"VerifiedByVisa" is originally an application for the protection of credit card data developed by VISA. The scam with the same name takes the form of an unsolicited email with the following text:
The scam takes the form of an unsolicited email which seems to have been sent by "Apple Inc." and where the user is invited to check his personal data on a malicious website:
The scam takes the form of an unsolicited email which seems to have been sent by the Luxembourg Inland Revenue (Administration des contributions directes - ACD) and which, depending on the case, contains one of the following messages:
The clickable link directs to a fake version of the Luxembourg Inland Revenue's website where you will be asked to enter your credit card details (name, number, expiration date, date of birth and 3D Secure password).
Some telephone calls are actual phishing attempts and the "Microsoft Phone Scam" is a good example.
In order to achieve their goal, the scammers pretend to be Microsoft employees who inform their victims via telephone that their computer has been infected; in order to fix the problem, the victims are guided to a website for a remote maintenance procedure where said website actually contains a Trojan horse, i.e. malicious software which enables the cybercriminal to take control of the victim's computer without his knowledge.
The scammers usually request a certain amount of money to remove the malicious software again.
Certain businesses are inviting companies to check the accuracy of their contact data for the purpose of being listed in a business register, directory or phone book such as:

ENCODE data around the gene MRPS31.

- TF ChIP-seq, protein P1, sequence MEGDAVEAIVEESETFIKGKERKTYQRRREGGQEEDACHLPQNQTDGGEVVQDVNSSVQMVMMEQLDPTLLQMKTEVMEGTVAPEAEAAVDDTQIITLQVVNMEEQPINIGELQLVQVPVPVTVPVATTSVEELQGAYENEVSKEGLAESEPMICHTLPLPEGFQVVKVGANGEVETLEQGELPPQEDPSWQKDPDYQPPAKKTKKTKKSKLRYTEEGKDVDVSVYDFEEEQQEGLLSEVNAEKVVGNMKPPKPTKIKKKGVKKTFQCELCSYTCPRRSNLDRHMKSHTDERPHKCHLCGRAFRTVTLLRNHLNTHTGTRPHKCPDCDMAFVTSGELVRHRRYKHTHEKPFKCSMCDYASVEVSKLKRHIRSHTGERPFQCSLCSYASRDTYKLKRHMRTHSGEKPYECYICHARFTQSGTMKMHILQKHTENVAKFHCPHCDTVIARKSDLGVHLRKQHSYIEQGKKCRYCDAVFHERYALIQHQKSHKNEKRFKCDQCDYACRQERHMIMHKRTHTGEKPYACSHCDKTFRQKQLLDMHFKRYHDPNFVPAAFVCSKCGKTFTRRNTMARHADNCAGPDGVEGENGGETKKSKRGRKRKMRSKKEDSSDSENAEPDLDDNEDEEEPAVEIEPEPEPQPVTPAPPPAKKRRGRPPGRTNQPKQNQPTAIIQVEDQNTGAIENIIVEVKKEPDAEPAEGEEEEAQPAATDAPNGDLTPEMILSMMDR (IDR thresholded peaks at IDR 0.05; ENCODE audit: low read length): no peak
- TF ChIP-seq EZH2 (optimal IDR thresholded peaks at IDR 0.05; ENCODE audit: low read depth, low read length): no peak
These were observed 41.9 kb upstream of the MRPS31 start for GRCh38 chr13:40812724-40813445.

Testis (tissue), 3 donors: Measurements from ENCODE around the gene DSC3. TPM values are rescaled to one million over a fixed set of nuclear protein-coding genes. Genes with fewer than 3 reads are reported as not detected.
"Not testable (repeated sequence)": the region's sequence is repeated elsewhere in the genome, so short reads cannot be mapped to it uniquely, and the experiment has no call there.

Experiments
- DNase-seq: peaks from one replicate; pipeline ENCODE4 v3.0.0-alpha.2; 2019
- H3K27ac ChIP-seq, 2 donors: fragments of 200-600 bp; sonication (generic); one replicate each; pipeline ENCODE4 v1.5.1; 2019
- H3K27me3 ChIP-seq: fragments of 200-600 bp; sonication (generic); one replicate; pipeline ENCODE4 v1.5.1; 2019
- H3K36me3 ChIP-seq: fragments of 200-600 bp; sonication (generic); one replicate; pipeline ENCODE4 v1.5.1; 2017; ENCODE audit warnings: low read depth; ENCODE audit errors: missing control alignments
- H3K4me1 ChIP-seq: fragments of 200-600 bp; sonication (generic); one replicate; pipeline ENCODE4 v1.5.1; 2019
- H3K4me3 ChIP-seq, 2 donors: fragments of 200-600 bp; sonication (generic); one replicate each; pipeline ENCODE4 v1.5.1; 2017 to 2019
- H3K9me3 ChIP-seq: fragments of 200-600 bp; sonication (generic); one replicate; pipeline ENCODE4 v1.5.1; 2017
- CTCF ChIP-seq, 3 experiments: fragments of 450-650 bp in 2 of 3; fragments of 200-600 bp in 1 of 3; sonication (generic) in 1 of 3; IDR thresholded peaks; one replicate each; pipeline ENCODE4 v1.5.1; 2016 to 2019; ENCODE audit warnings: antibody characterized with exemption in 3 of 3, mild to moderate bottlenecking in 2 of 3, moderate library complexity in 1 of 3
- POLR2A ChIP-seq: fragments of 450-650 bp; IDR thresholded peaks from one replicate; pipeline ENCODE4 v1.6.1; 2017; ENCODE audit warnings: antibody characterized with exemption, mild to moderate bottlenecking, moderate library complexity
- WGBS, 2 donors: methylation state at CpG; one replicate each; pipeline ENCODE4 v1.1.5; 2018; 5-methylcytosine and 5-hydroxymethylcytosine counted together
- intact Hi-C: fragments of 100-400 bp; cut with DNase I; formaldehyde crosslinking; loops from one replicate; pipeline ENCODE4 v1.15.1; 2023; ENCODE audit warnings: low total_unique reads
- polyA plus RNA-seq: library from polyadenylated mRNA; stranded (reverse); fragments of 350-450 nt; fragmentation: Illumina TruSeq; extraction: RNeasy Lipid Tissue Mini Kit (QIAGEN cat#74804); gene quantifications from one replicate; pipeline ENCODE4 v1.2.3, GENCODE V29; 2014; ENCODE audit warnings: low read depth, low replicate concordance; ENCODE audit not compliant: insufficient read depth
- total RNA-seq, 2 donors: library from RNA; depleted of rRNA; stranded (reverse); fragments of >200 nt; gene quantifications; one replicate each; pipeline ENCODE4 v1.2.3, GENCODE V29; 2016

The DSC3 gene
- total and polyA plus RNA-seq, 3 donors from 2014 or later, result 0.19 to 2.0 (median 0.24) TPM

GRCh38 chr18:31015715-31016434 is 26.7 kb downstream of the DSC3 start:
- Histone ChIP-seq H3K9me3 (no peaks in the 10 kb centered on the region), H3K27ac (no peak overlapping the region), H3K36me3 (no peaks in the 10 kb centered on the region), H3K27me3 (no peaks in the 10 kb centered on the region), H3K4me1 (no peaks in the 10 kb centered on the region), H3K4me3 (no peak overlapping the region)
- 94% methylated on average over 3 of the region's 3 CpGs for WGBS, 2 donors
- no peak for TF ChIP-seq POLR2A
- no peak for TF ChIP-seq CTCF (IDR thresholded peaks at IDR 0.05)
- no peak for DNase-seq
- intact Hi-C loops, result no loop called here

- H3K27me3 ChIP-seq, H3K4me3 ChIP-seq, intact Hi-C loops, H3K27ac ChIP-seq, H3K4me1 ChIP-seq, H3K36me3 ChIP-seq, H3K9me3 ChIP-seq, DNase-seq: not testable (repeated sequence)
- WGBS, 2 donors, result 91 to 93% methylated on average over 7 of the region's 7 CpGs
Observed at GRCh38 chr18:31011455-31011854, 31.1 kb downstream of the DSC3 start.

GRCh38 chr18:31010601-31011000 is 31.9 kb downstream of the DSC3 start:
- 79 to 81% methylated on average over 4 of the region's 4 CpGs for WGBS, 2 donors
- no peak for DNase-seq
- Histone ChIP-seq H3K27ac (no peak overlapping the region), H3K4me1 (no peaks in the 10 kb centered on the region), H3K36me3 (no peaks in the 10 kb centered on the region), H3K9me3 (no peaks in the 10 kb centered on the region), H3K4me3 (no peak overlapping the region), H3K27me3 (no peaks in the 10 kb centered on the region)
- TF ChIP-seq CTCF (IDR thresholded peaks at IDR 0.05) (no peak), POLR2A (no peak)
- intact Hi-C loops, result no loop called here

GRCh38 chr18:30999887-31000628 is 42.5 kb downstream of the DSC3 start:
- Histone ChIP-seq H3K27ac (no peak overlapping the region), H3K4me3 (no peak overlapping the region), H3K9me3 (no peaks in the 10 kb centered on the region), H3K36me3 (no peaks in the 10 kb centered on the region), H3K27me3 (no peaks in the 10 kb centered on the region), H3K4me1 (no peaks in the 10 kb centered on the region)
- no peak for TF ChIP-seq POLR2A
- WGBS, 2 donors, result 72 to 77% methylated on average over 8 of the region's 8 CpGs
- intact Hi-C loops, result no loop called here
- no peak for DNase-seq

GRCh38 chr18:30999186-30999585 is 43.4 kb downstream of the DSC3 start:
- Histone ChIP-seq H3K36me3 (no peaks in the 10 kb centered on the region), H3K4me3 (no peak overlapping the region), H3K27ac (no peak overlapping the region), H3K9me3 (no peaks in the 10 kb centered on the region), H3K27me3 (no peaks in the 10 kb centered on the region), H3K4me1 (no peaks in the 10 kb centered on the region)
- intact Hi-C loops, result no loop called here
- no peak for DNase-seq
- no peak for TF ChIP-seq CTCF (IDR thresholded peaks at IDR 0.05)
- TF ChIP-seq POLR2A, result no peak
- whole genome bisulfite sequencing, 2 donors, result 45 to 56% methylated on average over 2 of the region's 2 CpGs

In certain cases, these businesses imitate and distort the use of logos of official bodies in order to voluntarily confuse the recipient of the mail.
The offer to list the company in these business directories often seems free of charge as the mail is a simple request to check the business' contact data, however, the offer is a proper contract proposal (and the details of the contract and its real cost are usually indicated in small print only). By signing the document, you enter into a contract and commit to pay for the publication of your business details in one of these business directories (click image to enlarge):
The scammer asks the victim to make available his bank account for the temporary transfer of funds blocked abroad against a payment of 10 to 25 % of the amount. Moreover, the victim has to pay lawyer's fees and customs duty up front but will never receive the payment agreed upon.
The fraud consisting in a "fraudulent international money transfer", also known as the "Fake President scam" has been targeting an increasing number of SMEs and large corporations.
In this type of scam, the fraudsters target a company (usually a subsidiary where the employees do not know the CEO, CFO, etc. in person) and try to gather a maximum of information on the company targeted (e.g. its organisation, hierarchy, etc.).
The fraudster then impersonates a group executive and calls or emails one of the business managers in the subsidiary or one of their trusted providers (lawyer, notary, etc.) and convinces the accounting department to transfer a large amount of money to an off-shore account.
An online job vacancy scam is a fake job offer published on an online recruiting website on behalf of a renowned multinational company.
After filing his application, the candidate receives an email from the scammer informing him that his application was accepted.
The applicant is then summoned to a fake job interview abroad, for which he must advance travel expenses and contact a fictitious travel agency.
Once the agency has been paid, generally several hundred euros, the candidate receives no more updates, neither from the travel agency nor from the advertiser.
(Click the image to enlarge)
Businesses often feel helpless against scams which is why many do not take legal action if they have fallen victim to a scam.
If you are a victim of scam or fraud in Luxembourg, you can inform the professional chambers and federations (Chamber of Commerce, Chamber of Skilled Trades and Crafts) and contact the Hotline of the General Directorate for Small and Medium-Sized Enterprises. These bodies and administrations will disseminate the information in order to actively participate in fraud prevention.
It is recommended to file a complaint with the nearest police station or with the criminal police department.